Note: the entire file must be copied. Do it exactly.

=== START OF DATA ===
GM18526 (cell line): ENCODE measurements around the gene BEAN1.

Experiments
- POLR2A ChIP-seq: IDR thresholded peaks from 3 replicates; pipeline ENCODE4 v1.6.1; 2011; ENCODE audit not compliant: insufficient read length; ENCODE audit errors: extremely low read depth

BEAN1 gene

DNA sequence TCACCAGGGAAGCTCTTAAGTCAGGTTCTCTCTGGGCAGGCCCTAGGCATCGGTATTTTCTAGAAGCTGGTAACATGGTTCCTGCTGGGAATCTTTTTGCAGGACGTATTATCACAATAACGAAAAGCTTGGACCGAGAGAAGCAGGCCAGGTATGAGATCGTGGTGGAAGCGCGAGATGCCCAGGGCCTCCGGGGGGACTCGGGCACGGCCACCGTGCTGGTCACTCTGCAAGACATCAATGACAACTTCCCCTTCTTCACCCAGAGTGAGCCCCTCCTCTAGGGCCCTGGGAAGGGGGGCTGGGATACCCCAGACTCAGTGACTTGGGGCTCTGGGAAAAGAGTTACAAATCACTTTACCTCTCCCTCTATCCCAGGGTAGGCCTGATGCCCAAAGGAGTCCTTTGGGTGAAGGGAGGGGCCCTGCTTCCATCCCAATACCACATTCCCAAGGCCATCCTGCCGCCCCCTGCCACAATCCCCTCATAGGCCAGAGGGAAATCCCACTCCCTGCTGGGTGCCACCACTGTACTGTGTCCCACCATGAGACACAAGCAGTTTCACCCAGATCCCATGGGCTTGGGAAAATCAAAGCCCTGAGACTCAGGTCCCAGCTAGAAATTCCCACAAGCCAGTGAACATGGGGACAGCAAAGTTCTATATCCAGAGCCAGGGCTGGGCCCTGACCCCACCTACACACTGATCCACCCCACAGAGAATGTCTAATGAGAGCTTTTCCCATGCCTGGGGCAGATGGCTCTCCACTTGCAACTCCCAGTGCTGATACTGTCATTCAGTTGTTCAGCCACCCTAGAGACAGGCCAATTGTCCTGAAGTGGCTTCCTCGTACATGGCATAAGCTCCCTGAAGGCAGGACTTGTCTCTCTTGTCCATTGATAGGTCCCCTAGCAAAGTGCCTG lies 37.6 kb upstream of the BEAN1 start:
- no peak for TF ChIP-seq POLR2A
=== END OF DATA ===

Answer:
GM18526 (cell line): ENCODE measurements around the gene BEAN1.

Experiments
- POLR2A ChIP-seq: IDR thresholded peaks from 3 replicates; pipeline ENCODE4 v1.6.1; 2011; ENCODE audit not compliant: insufficient read length; ENCODE audit errors: extremely low read depth

BEAN1 gene

DNA sequence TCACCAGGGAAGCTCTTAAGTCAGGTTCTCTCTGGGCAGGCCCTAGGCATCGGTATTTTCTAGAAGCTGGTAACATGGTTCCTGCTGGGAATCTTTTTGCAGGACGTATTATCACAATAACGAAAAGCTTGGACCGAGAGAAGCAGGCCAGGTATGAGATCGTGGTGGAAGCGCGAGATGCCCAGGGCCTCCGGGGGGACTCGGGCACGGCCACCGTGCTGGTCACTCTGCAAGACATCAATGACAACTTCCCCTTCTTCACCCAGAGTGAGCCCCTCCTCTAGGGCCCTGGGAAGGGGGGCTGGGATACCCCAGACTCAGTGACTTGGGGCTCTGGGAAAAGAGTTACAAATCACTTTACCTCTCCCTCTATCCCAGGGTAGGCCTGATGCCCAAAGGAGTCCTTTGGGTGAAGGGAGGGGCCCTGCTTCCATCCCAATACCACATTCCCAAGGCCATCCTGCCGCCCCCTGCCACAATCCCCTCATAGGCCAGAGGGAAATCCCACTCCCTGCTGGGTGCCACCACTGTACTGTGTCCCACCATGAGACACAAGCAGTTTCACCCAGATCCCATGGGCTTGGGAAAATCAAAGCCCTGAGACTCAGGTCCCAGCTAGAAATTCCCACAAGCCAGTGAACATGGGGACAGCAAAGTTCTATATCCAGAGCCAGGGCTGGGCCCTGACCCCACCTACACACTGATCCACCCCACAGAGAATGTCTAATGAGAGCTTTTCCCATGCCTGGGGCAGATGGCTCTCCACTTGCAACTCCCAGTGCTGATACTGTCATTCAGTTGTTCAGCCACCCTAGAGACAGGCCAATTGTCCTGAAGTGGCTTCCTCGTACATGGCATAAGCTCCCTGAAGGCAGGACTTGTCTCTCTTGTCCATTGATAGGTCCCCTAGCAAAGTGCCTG lies 37.6 kb upstream of the BEAN1 start:
- no peak for TF ChIP-seq POLR2A